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Video Games Can Change The Way We Learn & Teach

Video Games Can Change The Way We Learn & Teach

In a TED talk by game designer and director of R&D at the Institute for the Future, Jane McGonigal, she talked about how games could be used to create “epic wins” in reality and not just in the virtual world. A lot of the articles and videos have shown how video games can be effective tools to use in the classroom. In the articles we’ve been reading and seeing various examples of how video games could be used in school.

In a middle school called Quest To Learn in New York, teachers teach all their classes with video games. They allow for the kids to create their own games and play each others games which in turn creates a sense of community between the students to help them grow and learn to work together to solve the “quests” within the classroom.

Minecraft offers a lot of versatility. People are able to craft (hah) and create various things such as actual working computers, nuclear reactor simulations, working calculators and so on. The list is endless. A biology teacher was able to make the inside of an animal cell which from there he and his students through Minecraft were able to visually see and interact with the animal cell within the virtual world.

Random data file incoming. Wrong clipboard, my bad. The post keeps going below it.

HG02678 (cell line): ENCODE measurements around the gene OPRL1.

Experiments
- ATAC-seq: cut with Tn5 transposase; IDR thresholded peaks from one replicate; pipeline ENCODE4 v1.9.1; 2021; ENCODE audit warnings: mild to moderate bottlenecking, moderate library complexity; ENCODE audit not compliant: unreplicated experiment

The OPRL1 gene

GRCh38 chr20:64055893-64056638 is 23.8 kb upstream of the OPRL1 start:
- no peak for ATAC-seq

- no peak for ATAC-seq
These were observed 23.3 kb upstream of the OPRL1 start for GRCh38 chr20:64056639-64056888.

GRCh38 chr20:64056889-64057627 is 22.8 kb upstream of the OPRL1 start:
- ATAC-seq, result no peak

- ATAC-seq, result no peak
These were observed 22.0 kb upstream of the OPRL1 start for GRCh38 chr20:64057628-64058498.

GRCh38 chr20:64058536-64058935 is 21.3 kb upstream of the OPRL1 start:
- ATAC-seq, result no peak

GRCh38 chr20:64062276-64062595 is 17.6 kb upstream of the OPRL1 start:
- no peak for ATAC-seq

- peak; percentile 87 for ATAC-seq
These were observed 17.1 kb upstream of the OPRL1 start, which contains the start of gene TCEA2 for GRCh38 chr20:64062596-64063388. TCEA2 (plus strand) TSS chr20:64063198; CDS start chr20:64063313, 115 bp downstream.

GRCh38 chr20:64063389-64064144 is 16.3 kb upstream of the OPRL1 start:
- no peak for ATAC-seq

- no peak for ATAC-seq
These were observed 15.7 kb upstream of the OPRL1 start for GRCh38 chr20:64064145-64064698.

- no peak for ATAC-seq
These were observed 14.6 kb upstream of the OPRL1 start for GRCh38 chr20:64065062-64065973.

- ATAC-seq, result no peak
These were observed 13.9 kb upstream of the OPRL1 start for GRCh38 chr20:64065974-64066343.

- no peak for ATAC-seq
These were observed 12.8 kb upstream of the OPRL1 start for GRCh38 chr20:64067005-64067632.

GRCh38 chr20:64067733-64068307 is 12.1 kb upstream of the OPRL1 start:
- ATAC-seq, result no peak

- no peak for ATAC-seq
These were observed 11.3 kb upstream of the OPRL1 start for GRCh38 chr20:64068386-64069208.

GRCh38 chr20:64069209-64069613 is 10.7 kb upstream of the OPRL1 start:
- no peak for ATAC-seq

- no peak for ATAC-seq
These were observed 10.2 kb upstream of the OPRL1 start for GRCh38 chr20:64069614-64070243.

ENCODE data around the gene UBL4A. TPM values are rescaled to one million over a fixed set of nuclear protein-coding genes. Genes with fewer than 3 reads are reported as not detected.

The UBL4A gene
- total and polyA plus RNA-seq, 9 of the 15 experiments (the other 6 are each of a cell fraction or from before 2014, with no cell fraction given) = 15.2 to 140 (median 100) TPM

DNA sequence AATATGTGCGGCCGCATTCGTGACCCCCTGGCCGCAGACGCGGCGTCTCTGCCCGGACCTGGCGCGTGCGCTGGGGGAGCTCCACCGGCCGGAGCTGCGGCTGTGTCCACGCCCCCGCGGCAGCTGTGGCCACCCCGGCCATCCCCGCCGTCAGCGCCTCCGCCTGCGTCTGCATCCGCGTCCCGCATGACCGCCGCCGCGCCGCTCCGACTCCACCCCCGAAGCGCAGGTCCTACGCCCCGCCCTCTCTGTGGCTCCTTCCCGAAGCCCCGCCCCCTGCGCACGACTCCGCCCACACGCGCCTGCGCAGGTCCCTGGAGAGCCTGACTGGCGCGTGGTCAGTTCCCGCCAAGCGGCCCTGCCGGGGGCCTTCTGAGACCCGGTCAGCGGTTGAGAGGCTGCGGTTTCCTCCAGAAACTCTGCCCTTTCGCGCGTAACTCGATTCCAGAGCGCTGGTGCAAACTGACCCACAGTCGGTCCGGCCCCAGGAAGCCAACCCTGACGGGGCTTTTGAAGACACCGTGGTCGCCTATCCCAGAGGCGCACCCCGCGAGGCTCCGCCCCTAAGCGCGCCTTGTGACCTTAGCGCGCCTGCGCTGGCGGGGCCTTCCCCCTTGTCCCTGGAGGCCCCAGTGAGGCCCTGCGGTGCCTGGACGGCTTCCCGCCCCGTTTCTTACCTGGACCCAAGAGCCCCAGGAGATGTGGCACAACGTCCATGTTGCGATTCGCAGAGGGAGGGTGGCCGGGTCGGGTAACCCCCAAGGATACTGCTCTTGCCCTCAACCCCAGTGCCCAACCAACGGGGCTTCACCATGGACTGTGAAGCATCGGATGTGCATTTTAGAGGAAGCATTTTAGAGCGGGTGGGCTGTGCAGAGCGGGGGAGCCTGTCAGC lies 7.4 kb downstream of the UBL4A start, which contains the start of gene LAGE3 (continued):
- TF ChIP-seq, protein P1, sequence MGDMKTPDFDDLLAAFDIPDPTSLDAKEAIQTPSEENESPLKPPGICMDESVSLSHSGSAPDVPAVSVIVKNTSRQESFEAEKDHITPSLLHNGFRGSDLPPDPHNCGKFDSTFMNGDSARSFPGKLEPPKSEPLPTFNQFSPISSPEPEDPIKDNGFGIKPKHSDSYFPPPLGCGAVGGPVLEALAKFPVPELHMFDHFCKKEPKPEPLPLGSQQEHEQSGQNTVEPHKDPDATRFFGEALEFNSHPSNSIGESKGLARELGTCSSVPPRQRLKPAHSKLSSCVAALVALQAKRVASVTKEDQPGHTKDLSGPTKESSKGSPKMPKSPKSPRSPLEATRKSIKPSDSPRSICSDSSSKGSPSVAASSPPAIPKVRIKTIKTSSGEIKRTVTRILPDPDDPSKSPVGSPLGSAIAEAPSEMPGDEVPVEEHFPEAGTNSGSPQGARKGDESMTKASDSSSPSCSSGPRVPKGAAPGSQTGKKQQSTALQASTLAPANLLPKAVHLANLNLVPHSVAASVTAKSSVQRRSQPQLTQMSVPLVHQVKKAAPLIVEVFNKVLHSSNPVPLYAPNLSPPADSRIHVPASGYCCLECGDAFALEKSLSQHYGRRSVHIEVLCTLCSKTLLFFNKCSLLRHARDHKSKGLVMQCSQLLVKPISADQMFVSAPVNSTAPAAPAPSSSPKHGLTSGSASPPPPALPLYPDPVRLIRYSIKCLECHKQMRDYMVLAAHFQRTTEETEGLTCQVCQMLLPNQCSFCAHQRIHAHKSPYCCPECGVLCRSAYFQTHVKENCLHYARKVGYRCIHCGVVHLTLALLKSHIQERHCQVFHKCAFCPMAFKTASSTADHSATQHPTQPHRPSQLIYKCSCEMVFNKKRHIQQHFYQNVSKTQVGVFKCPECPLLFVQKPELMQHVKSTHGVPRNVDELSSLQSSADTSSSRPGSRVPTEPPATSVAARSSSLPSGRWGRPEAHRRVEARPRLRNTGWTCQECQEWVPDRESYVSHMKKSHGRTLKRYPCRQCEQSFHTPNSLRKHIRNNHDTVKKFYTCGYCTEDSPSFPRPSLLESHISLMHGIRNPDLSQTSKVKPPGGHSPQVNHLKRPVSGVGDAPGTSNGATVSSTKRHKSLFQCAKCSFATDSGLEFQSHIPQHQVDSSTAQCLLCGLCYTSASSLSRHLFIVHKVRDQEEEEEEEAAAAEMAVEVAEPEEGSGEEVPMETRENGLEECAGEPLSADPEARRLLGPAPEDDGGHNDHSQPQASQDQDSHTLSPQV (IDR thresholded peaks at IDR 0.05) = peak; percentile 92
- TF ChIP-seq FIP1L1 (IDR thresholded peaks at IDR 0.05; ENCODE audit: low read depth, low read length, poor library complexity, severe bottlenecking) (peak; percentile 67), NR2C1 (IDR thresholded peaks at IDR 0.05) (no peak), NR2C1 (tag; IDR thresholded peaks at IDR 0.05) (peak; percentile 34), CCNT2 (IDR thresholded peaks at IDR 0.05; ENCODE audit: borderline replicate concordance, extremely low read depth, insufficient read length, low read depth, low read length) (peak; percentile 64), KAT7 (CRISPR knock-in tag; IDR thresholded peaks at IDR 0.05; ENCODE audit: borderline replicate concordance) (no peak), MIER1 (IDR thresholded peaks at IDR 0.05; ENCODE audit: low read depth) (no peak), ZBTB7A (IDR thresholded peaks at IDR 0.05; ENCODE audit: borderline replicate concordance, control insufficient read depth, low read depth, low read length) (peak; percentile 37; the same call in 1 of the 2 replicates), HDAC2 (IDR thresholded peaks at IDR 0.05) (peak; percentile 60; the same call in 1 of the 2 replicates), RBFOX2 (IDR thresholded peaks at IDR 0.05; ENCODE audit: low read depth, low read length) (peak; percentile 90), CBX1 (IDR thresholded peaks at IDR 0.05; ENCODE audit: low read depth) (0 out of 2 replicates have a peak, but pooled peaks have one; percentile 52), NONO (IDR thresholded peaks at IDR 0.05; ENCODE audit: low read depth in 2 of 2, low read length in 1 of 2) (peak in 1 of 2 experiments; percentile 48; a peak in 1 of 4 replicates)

Paul Andersen, a science teacher from Montana, also did a Ted Talk about how using the format of video games to make learning fun. He created a system that allows his students to be active in their learning. In his talk, he mentions the need to get rid of the stigma of failure and that students should be able to move through their own pace and be able to retry without having school be an all or nothing system.

All these are ways in which gaming has changed the way one can learn and it’s so interesting to see how people have been able to utilize video games in way that can change and reinvent the way learning is taught in the classroom.

Video games in the classroom allow for students to experiment in a safe environment, connect with a community (other students) to help them to achieve goals, and present flexible tools for teachers to teach effectively.

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